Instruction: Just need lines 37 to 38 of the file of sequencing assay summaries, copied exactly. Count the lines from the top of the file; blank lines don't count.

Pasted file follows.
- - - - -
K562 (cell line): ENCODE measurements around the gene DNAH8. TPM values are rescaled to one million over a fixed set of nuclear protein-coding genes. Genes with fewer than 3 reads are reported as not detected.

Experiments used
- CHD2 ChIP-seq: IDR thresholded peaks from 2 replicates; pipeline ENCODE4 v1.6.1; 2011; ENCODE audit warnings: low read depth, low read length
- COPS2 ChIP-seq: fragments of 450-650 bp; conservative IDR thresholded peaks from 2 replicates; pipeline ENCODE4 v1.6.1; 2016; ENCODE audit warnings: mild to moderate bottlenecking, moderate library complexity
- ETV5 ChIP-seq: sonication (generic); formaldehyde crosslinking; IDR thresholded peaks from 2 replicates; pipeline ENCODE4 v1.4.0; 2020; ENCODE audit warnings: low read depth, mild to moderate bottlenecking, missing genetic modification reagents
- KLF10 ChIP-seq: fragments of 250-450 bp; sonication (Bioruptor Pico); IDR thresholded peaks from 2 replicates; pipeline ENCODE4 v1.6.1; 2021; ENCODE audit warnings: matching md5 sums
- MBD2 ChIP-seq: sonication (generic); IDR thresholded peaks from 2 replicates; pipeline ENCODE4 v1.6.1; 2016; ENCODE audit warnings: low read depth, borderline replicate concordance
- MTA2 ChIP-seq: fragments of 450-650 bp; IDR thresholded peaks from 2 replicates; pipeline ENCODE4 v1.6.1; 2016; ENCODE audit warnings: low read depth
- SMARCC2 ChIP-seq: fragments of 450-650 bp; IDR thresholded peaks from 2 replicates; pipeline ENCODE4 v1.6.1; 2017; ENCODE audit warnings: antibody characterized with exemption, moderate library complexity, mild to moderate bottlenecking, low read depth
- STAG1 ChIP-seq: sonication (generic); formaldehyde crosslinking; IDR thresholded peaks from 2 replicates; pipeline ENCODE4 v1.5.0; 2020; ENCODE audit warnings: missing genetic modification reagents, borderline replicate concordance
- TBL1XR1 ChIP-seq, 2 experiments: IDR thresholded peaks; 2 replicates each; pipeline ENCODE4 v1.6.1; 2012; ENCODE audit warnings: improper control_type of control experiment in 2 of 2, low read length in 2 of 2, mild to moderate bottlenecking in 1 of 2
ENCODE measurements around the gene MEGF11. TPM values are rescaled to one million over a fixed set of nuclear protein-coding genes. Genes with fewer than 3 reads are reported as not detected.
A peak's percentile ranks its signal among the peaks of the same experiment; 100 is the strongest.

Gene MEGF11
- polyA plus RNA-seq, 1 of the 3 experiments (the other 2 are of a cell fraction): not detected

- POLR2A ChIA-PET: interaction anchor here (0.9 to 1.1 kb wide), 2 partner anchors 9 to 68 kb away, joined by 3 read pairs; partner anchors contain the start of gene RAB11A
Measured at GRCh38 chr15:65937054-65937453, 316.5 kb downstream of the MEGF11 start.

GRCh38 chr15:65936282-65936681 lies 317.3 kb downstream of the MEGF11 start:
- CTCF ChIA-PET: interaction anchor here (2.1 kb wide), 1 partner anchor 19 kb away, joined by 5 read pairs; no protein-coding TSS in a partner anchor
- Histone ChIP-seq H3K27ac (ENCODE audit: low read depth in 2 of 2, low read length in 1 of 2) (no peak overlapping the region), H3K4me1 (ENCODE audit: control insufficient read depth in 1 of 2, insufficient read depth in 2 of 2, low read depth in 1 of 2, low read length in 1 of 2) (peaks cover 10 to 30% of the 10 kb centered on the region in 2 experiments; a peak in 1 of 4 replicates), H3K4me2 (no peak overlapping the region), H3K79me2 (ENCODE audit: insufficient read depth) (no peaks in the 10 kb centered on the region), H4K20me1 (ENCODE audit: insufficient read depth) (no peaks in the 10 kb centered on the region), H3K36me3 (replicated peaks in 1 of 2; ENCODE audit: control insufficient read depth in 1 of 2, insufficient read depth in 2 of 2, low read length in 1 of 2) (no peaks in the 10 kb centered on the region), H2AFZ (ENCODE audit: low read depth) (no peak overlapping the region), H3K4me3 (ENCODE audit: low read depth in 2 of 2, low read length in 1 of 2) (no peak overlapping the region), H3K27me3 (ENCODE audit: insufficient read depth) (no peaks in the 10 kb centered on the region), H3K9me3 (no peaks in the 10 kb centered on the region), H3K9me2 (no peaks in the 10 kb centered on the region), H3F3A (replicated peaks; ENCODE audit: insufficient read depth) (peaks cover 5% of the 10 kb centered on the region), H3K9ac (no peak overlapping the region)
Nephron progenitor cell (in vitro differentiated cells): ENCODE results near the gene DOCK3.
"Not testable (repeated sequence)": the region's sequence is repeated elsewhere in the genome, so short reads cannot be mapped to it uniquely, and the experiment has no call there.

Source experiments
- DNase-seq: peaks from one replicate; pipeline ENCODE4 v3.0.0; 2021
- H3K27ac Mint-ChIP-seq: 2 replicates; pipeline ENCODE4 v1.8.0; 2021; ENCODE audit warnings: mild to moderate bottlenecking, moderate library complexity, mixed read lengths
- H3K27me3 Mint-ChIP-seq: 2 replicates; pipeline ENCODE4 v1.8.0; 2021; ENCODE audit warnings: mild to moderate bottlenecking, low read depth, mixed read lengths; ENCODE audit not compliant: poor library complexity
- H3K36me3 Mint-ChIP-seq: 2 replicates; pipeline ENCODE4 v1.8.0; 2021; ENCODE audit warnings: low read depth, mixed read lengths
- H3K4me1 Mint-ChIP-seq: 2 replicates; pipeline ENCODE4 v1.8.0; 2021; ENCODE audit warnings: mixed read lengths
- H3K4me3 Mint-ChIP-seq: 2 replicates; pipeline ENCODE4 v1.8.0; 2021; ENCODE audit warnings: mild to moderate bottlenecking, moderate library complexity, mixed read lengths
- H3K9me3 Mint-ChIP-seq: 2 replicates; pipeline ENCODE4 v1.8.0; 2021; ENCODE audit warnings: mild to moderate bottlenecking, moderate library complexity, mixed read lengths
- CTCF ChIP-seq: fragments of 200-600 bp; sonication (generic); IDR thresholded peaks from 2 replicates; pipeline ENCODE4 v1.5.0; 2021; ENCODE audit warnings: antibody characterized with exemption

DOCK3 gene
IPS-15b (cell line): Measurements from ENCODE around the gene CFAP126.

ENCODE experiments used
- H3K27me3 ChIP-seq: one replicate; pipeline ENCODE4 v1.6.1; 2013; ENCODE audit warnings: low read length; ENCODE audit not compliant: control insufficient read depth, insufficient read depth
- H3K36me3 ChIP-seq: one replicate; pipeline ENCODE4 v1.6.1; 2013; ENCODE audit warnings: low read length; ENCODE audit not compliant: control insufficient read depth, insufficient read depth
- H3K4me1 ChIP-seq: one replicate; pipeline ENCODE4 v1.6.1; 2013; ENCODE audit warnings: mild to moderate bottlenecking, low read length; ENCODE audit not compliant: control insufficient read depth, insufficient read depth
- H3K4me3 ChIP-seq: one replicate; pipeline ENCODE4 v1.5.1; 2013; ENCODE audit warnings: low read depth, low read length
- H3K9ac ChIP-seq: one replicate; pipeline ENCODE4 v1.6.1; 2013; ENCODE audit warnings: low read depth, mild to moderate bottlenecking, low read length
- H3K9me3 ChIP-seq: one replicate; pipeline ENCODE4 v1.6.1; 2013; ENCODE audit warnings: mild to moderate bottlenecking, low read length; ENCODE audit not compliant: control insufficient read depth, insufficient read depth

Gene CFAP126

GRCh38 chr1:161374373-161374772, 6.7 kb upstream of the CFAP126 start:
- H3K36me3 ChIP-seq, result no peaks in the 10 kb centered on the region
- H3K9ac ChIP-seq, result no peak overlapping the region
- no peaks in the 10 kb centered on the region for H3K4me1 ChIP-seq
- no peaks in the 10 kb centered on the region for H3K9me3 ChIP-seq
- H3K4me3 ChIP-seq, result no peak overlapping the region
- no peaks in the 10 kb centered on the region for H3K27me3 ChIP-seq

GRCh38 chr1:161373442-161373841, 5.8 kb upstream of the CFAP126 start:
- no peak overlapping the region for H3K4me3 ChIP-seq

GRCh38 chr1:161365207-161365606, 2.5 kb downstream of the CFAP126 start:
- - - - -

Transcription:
- H3K4me1 ChIP-seq: one replicate; pipeline ENCODE4 v1.6.1; 2013; ENCODE audit warnings: mild to moderate bottlenecking, low read length; ENCODE audit not compliant: control insufficient read depth, insufficient read depth
- H3K4me3 ChIP-seq: one replicate; pipeline ENCODE4 v1.5.1; 2013; ENCODE audit warnings: low read depth, low read length